Case reports of false-negative diagnostic results due to HBsAg mutants have been described in blood bank (33) and hospital settings (34). The blood bank sample is of special importance since this patient sample (containing a Thr/Leu 143 mutant) was reported as HBsAg positive by 1 screening immunoassay, while a second screening immunoassay reported the same sample as false-negative. The Thr/Leu 143 mutant may be more prevalent than originally thought, as another occurrence has been recently reported in Europe (35). Screening efforts should be undertaken to establish the prevalence of this apparently emerging mutant and to establish its mechanism of selection.
In most cases, investigators reporting false-negative results due to HBsAg mutants recommend that laboratory users of HBsAg assays be aware of a given assay's ability to detect mutants. An expert advisory meeting has recently issued a consensus report on emerging HBsAg mutants (36). The meeting participants concluded that the prevalence of HBsAg mutants is probably higher than previously believed. The participants called for enhanced surveillance efforts and data collection for mutants and recommended using assays that detect the most frequently observed mutants at aa positions 139–145. In addition, users should develop an appropriate testing and confirmatory algorithm to ensure mutant detection. The prevalence of HBsAg mutants can be established in laboratories that perform sequential testing of a sample using 2 assays, each with differing susceptibility to mutant false-negative results. Discordant positive samples would be PCR amplified and sequenced to determine if a mutant sequence is present. In a study in Singapore, the Gly/Arg 145 mutation was present alone or in combination with other mutations in 70% of the isolated HBsAg mutants from neonatal breakthrough infections, for an overall mutant prevalence of 4.6% in this population (37). A screening program for school-age children in Taiwan found 27/3,849 patient samples with "a" determinant mutants for a prevalence of 0.7% (38). In India, testing of an HBV chronic carrier's household contacts found what might be the first documented case of Gly/Arg 145 horizontal transmission (39). Therefore, the Gly/Arg 145 mutant occurs at a significant rate in some populations and appears to be horizontally transmissible, which suggests that HBV surveillance programs should use diagnostic methods capable of detecting this mutant.
In contrast, substitutions at positions outside of the "a" determinant appear to be readily detected by current commercially available HBsAg immunoassays. For example, mutations near the carboxy terminus of the small HBsAg protein occur when polymerase mutations are selected for in the YMDD reverse transcriptase domain (again well outside the "a" determinant). Of greater interest are the secondary compensatory changes emerging in polymerase mutants (6). These "polymerase stabilizing" mutations are expressed in HBsAg close to or in the "a" determinant and reduce HBsAg immunoreactivity (40). The risk of a "stabilized" polymerase mutant with altered HBsAg epitopes (presumably from a patient on long-term nucleoside analog treatment) being transmitted to a compatible recipient is a key issue for diagnosticians to monitor in the future. These mutants would potentially produce false-negative test results in susceptible HBsAg immunoassays and yet have the capacity to replicate in a manner similar to that of wild-type virus. Reporting mutant occurrence at the national level by using data-tracking to monitor regional exposure would mitigate such a risk.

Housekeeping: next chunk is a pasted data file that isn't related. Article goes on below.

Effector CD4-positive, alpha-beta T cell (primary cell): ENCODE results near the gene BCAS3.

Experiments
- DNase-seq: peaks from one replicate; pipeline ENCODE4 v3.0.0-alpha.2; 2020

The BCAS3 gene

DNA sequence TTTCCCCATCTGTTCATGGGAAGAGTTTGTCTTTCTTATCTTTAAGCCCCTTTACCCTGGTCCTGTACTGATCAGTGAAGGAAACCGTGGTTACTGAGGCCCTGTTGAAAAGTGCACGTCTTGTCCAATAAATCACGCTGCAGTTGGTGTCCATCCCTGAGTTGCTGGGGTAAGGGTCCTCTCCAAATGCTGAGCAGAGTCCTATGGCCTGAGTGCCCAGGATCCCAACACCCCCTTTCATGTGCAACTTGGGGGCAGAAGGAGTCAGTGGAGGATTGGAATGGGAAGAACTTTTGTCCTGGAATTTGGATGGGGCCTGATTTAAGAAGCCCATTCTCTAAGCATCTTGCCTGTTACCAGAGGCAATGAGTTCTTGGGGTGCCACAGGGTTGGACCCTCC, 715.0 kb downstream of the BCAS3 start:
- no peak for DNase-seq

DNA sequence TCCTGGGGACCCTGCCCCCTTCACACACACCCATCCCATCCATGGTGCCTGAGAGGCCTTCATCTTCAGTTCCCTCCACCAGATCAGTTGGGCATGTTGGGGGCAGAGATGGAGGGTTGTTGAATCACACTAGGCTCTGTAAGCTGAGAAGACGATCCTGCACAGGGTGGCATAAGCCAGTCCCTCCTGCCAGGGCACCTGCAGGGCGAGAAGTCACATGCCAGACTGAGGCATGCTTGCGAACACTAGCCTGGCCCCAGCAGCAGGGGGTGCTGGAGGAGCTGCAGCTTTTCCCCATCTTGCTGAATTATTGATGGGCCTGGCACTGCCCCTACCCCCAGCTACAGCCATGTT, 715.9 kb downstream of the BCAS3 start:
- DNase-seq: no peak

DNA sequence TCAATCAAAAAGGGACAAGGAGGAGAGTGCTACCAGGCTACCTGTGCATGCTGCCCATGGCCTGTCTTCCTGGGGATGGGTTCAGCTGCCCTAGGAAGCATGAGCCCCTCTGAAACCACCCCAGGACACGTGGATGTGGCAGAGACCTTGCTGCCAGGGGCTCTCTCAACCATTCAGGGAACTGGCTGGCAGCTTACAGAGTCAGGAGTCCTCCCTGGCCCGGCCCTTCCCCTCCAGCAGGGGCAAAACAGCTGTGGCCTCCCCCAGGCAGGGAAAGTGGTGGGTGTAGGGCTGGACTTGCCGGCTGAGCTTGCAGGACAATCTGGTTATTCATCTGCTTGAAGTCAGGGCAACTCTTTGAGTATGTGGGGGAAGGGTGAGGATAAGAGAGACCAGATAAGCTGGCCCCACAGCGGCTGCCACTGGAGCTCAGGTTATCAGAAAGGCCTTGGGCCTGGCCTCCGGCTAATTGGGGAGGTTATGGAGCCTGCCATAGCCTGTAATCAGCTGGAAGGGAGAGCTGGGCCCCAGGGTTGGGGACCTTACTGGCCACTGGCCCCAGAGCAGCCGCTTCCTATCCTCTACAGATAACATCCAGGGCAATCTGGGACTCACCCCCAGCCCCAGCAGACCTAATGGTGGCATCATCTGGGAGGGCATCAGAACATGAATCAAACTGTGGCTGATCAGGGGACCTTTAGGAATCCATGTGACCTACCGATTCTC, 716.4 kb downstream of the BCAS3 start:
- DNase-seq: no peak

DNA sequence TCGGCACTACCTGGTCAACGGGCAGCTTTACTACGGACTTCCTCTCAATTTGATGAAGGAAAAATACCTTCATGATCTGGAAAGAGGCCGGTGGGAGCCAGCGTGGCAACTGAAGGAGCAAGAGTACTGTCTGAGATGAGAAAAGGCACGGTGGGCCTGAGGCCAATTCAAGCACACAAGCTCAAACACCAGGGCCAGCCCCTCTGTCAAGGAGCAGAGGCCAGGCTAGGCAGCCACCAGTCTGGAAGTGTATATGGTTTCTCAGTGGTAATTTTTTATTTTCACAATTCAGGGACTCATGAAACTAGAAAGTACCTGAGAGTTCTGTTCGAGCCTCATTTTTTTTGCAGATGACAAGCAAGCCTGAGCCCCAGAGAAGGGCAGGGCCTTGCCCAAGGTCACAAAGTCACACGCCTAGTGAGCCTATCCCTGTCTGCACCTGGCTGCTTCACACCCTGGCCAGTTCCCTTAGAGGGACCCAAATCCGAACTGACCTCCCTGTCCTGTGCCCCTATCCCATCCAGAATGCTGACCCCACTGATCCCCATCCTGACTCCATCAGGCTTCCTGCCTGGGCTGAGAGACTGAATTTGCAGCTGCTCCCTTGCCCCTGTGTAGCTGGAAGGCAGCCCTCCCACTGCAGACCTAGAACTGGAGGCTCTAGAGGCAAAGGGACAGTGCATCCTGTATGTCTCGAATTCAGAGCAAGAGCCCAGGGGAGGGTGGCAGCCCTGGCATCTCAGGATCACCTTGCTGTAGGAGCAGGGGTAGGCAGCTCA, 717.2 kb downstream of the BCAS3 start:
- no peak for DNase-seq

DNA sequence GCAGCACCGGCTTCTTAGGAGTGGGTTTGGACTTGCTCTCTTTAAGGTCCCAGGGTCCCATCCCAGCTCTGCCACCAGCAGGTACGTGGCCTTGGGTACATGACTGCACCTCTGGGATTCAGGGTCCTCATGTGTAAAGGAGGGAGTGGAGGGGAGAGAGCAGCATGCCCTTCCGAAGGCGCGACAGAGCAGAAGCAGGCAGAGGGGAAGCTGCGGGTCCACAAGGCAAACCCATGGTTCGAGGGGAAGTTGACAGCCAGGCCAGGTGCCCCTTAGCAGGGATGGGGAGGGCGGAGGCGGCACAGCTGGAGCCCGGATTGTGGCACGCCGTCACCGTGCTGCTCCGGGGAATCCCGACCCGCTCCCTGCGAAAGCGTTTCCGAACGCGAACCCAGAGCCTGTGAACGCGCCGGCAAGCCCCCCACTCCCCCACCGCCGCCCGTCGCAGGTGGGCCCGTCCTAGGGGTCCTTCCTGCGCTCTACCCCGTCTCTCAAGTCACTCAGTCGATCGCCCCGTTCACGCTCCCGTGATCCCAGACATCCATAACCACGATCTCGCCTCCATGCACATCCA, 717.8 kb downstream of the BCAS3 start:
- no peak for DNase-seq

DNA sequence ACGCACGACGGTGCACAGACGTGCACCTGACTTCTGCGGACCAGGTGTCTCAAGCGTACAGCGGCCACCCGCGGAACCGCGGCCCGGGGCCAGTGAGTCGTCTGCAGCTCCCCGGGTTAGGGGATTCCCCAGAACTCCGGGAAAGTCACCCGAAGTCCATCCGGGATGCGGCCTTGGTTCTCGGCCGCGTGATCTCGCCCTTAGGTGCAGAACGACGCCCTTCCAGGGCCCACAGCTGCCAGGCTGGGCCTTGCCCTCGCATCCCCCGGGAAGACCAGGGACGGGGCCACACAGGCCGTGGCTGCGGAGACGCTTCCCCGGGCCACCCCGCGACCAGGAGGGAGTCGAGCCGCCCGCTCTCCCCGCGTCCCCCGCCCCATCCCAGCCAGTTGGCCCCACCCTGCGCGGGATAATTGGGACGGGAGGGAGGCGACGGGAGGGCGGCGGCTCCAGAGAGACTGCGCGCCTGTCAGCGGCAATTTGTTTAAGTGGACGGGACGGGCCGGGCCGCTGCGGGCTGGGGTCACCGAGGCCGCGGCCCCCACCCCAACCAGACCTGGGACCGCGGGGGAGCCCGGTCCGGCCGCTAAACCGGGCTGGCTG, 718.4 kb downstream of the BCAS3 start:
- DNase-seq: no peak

These studies of recombinant surface antigen mutants underscore the usefulness of mapping the epitope susceptibility of various commercially available HBsAg assays. While testing of mutant panels is voluntary in some countries, certain regulatory agencies are becoming increasingly aware of HBsAg mutants. In the United States, manufacturers of new HBsAg assays must address mutant detection in their package inserts. With a firm understanding of immunoassay mutant detection, the diagnostician can select the appropriate HBsAg screening algorithm to minimize the impact of mutants in sentinel screening programs.
Dr Coleman is an associate research fellow in the Diagnostics Division of Abbott Laboratories. He has been involved in infectious disease diagnostic research for 23 years.
I thank George Dawson for reviewing the manuscript and providing constructive comments.
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Table of Contents – Volume 12, Number 2—February 2006
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Paul F. Coleman, Abbott Laboratories, 100 Abbott Park Rd, Dept 09NB, Bldg AP8A-2, Abbott Park, IL, USA, 60064-6015; fax: 847-937-4818